How To Help El Paso & Dayton Shooting Victims & Support Their Communities
Along with many other emotions, one of the biggest feelings that comes along with news of a mass shooting is helplessness. And with stats like the fact that there have been more mass shootings in the U.S. than days in the year in 2019, it's no wonder. Still, there are things ordinary people can do to try to help the El Paso and Dayton shooting victims — and, really, all of us, since a larger solution to our gun laws hasn't yet happened.
Over the weekend, shootings occurred in both El Paso, Texas and Dayton, Ohio. The El Paso attack, which took place in a Walmart, left 20 people killed and over two dozen injured, as reported by CBS News. The Dayton shooting was in an area of the city with a lot of restaurants and bars and claimed nine lives and also left over two dozen people injured. A man, Patrick Crusius, has been arrested in connection to the El Paso shooting; the Dayton shooter, Conner Betts, was killed by police on the scene, reports USA Today.
In order to help the victims of these horrific acts, there are a variety of things people can do. First, there's donating blood to help those who were injured. The El Paso Times noted that blood could be donated at Vitalent Blood Services, but due to an overwhelming response, an appointment should be made before stopping by. In Dayton, there is the Community Blood Center. You also may be able to find a list of blood drives in your area, no matter where you're located, on a site like The Blood Connection.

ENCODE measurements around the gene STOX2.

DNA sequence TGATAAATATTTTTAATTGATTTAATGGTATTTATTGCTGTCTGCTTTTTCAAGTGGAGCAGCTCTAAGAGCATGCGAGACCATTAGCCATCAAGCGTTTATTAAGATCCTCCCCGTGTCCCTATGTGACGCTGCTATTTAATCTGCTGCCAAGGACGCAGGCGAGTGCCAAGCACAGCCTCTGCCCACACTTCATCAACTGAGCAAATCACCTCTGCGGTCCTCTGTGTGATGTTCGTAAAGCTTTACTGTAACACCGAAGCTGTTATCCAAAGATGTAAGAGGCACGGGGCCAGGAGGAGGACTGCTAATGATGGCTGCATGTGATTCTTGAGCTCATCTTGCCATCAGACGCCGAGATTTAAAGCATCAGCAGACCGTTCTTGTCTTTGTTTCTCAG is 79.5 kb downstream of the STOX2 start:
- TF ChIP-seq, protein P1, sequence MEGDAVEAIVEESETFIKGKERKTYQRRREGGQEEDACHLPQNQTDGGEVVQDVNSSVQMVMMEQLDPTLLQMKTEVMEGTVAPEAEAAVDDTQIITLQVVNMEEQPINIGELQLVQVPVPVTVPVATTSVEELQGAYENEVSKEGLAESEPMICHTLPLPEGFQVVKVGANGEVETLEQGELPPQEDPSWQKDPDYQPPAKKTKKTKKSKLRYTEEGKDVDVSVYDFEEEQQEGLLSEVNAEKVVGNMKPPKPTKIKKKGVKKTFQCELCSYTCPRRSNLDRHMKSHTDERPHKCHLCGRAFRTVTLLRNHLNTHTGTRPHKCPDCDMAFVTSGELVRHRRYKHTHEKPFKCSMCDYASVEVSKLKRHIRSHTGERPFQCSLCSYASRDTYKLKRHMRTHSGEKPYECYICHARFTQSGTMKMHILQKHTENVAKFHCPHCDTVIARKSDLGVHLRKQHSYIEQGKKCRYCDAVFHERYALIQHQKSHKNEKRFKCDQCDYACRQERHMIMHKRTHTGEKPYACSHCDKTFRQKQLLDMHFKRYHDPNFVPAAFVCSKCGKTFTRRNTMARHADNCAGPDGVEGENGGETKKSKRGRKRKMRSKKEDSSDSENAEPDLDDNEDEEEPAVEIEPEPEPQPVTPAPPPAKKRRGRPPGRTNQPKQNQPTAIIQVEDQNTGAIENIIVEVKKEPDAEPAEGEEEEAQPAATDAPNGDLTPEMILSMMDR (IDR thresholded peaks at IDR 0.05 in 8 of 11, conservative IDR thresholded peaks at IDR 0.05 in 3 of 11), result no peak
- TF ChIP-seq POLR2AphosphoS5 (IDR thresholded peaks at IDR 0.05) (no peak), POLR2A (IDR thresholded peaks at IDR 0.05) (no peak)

Another way to help out is to donate money to organizations that are fighting for gun control. Everytown for Gun Safety brought together groups that were already fighting for change — Moms Demand Action for Gun Sense in America, Mayors Against Illegal Guns, and Students Demand Action — along with survivors of gun violence to fight for stricter gun laws. There's March for Our Lives, which was created by students from Marjory Stoneman Douglas High School in response to the 2018 shooting there. Giffords, founded by former Congresswoman Gabby Giffords, who herself was shot during an assassination attempt, also works to reduce gun violence. And these are just a few of the many organizations out there.
Money can also be donated to help victims more directly. The Dayton Oregon District Tragedy Fund has been established by The Dayton Foundation, with the donations going to the families of the victims. In El Paso, the El Paso Community Foundation has set up a fund.
Lastly, and one of the most simple ways to help out, is to contact your government representatives and urge them to act on gun control. You can find your senators' contact information here and your House representative here. If you call, often, you'll get a voicemail box where you can leave your name, state that you are a constituent, and voice your thoughts — however brief or lengthy — on gun laws in America. More information on what to say or how to say it can be found here.
It's only natural to feel hopeless at times like this, but through that hopelessness, anyone can still take action in whatever way works best for them.